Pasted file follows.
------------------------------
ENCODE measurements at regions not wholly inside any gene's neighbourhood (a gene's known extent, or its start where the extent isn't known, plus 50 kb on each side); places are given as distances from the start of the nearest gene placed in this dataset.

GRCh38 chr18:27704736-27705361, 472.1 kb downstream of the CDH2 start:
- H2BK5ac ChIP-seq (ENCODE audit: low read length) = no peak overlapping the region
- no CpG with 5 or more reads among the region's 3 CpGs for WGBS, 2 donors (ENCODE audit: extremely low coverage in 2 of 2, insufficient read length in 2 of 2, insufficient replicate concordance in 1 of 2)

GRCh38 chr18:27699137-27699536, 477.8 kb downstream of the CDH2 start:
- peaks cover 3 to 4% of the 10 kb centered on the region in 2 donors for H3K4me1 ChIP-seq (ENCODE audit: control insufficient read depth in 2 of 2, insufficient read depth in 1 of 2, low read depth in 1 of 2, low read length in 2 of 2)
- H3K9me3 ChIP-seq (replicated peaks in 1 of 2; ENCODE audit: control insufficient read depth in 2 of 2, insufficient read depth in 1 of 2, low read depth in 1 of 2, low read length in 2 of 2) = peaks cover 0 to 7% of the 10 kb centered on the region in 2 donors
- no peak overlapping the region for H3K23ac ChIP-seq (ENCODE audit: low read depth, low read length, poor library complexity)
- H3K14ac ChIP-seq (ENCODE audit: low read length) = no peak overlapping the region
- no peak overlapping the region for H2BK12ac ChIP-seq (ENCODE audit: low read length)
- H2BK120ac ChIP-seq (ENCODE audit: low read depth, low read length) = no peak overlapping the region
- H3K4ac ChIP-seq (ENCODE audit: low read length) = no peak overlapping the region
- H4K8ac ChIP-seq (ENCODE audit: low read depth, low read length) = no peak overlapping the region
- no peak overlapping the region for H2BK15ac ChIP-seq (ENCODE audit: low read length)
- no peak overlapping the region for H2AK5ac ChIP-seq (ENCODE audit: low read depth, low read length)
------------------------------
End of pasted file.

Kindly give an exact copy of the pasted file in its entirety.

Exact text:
ENCODE measurements at regions not wholly inside any gene's neighbourhood (a gene's known extent, or its start where the extent isn't known, plus 50 kb on each side); places are given as distances from the start of the nearest gene placed in this dataset.

GRCh38 chr18:27704736-27705361, 472.1 kb downstream of the CDH2 start:
- H2BK5ac ChIP-seq (ENCODE audit: low read length) = no peak overlapping the region
- no CpG with 5 or more reads among the region's 3 CpGs for WGBS, 2 donors (ENCODE audit: extremely low coverage in 2 of 2, insufficient read length in 2 of 2, insufficient replicate concordance in 1 of 2)

GRCh38 chr18:27699137-27699536, 477.8 kb downstream of the CDH2 start:
- peaks cover 3 to 4% of the 10 kb centered on the region in 2 donors for H3K4me1 ChIP-seq (ENCODE audit: control insufficient read depth in 2 of 2, insufficient read depth in 1 of 2, low read depth in 1 of 2, low read length in 2 of 2)
- H3K9me3 ChIP-seq (replicated peaks in 1 of 2; ENCODE audit: control insufficient read depth in 2 of 2, insufficient read depth in 1 of 2, low read depth in 1 of 2, low read length in 2 of 2) = peaks cover 0 to 7% of the 10 kb centered on the region in 2 donors
- no peak overlapping the region for H3K23ac ChIP-seq (ENCODE audit: low read depth, low read length, poor library complexity)
- H3K14ac ChIP-seq (ENCODE audit: low read length) = no peak overlapping the region
- no peak overlapping the region for H2BK12ac ChIP-seq (ENCODE audit: low read length)
- H2BK120ac ChIP-seq (ENCODE audit: low read depth, low read length) = no peak overlapping the region
- H3K4ac ChIP-seq (ENCODE audit: low read length) = no peak overlapping the region
- H4K8ac ChIP-seq (ENCODE audit: low read depth, low read length) = no peak overlapping the region
- no peak overlapping the region for H2BK15ac ChIP-seq (ENCODE audit: low read length)
- no peak overlapping the region for H2AK5ac ChIP-seq (ENCODE audit: low read depth, low read length)